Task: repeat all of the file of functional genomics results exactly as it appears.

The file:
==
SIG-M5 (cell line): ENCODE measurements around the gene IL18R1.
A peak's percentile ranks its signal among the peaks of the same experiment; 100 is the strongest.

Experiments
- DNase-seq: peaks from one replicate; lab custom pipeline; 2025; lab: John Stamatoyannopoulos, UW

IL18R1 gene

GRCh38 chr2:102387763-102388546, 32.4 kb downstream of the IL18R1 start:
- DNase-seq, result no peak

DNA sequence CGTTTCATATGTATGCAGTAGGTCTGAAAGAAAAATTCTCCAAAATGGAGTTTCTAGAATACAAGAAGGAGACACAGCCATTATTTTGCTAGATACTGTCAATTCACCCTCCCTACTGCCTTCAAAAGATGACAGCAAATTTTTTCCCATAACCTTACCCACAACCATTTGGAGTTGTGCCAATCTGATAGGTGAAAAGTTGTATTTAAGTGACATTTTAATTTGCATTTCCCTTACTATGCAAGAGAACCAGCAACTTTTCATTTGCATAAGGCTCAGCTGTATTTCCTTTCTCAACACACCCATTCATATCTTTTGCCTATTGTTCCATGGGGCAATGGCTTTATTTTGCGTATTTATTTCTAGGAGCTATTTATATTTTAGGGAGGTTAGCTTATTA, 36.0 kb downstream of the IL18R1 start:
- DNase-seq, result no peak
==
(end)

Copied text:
SIG-M5 (cell line): ENCODE measurements around the gene IL18R1.
A peak's percentile ranks its signal among the peaks of the same experiment; 100 is the strongest.

Experiments
- DNase-seq: peaks from one replicate; lab custom pipeline; 2025; lab: John Stamatoyannopoulos, UW

IL18R1 gene

GRCh38 chr2:102387763-102388546, 32.4 kb downstream of the IL18R1 start:
- DNase-seq, result no peak

DNA sequence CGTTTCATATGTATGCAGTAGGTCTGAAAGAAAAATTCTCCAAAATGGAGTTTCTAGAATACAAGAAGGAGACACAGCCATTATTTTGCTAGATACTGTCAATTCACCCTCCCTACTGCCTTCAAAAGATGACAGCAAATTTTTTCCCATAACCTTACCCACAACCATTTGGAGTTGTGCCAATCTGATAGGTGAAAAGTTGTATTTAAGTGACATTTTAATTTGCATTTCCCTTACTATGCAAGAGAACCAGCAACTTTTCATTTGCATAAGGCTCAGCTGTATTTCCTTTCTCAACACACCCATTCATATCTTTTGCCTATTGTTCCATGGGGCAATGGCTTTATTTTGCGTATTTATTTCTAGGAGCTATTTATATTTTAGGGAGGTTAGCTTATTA, 36.0 kb downstream of the IL18R1 start:
- DNase-seq, result no peak